Posted on October 25, 2022
The quest for a regional dredge to serve York County’s coastal communities got the okay Wednesday, Oct. 19, from York County Commissioners.
The vote to expend $1.54 million in federal American Rescue Plan Funds for a dredge that would provide much-needed sand to replace what erodes away and help keep channels open was 3-2. Commissioner Robert Andrews made the motion to authorize the funds, with the provision that ownership remain with the county and the dredge be leased long-term to the newly formed Southern Maine Dredge Authority. The motion was seconded by Commissioner Richard Dutremble. He, Andrews, and Commission Chair Allen Sicard voted in favor; Commissioners Donna Ring and Richard Clark voted against the measure.
Delivery is expected to take six to eight months.
“This will help not only Saco Bay but marine waters up and down the coast,” said Sicard.
The approval was long sought by Save Our Shores Saco Bay and has the support of communities like Saco, Wells, and several others, including Scarborough, in nearby Cumberland County.
While it is planned to aid coastal municipalities, Roche noted that the dredge could also be hired by private interests and perhaps the U.S. Army Corps of Engineers.
“Thank you, thank you,” he told commissioners following the vote.
Roche said he expects it will be summer 2023 by the time the dredge is delivered to York County.
The nonprofit Southern Maine Dredge Authority which was recently been formed, would need to hire personnel to operate the dredge and provide them with training. As well, the authority would need to secure a support vessel to accompany the dredge, Roche said in an interview after the vote.
Communities that use the dredge would pay for the service.
The quest for a regional dredge to serve the coastal communities first surfaced some years ago and was the subject of a 2019 feasibility study by Southern Maine Planning and Development Commission. Proponents say a regional dredge would help coastal communities with beach nourishment — using dredged sand to shore up eroding beaches — and help keep channels open. The dredging done by a regional system would be separate from periodic dredges conducted by the U.S. Army Corps of Engineers. A similar regional system is used in Barnstable, Massachusetts.
“This is a monumental achievement as we will soon be able to move sand, keep harbors and channels open, help marinas and fight erosion,” SOS Saco Bay said in a social media posting, thanking all who supported the proposal in various ways.
Saco City Council earlier pledged $170,000 to help with initial operational costs.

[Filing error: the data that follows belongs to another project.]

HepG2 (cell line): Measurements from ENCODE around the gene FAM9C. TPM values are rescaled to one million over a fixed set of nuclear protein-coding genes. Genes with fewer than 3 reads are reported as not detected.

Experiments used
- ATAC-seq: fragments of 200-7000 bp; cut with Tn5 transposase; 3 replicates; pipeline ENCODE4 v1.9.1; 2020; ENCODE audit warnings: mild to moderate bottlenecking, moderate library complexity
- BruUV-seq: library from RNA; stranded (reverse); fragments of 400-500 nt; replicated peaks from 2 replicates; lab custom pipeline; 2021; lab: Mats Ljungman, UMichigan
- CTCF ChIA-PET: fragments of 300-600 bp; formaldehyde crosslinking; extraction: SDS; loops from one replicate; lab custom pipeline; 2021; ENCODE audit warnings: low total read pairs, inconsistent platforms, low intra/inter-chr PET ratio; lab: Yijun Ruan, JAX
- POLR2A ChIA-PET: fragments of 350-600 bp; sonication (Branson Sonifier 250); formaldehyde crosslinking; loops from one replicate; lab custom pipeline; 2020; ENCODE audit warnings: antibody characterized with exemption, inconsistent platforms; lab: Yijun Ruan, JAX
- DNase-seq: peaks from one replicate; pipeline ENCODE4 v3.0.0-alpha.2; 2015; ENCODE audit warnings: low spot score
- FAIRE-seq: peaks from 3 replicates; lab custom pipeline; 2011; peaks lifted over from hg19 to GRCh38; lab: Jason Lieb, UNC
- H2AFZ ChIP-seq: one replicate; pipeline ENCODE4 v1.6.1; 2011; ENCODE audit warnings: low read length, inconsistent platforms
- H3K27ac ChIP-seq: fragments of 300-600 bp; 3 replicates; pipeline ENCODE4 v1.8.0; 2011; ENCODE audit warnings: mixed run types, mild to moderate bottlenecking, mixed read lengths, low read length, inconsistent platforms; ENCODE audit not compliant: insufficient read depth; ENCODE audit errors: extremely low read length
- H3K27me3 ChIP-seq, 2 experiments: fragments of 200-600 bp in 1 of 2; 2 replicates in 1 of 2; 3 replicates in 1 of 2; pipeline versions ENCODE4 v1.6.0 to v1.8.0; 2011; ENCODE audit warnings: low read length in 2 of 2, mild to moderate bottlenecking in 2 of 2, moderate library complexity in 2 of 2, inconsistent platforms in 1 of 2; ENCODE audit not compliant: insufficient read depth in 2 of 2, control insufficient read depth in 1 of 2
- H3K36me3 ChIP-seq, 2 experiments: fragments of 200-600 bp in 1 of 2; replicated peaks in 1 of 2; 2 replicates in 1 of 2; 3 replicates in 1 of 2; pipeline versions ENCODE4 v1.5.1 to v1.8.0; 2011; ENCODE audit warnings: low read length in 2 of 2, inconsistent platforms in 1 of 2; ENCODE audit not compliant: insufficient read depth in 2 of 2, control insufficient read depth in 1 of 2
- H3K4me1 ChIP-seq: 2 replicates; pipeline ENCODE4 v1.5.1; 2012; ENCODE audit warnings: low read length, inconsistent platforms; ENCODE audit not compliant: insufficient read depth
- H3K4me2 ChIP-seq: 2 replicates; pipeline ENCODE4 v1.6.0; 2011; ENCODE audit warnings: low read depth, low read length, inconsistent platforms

State Sen. Donna Bailey has submitted legislation to create a Southern Maine Coastal Waters Commission to oversee the Southern Maine Dredge Authority. According to the bill summary, membership of the SMCWC would be open to a representative from each coastal municipality from South Portland to Kittery, along with a representative each from the Maine Department of Environmental Protection, Maine Department of Transportation, Maine Geological Survey and the Maine Department of Agriculture, Conservation and Forestry.
Ring wondered what would happen if the plans went awry and the receiving authority went “kaput.” She expressed concern about the country’s general financial outlook.
Sicard said if the plans went awry, the dredge would be sold.
Clark said he still did not see the organization he had hoped to see from the outset, and while he sees letters of support for the program, he said he had asked for expressions of financial support from the beginning of the discussion, months ago.
“Saco is the only one offering support,” said Clark.
Sicard pointed out that financial support from the municipalities comes as dredging projects in their towns are carried out.
“We’ve always had a pay-as-you-go model,” said Roche.
Summer tourist revenue from York County beach communities contributes about $500 million annually to the economy, according to an October 2021 submission to county commissioners by proponents, citing figures from the Maine Economist website. In 2016, the figure was $485 million, $506 million in 2017, $528 million in 2018, $506 million in 2019, and $283 million in 2020, the first year of COVID, when travel restrictions were in place for part of the year.
The authorization provides a portable hydraulic dredge with a hull of three-piece steel construction, sporting a Caterpillar C18 Tier 3 marine engine, and an array of features, including two independent hydraulic swing winches, a hard iron dredge pump and an array of outfitting equipment, and more. It includes safety equipment, and delivery. According to the bid by Ellicott Dredges, there will be onsite support to oversee set up, start up, and enhanced training.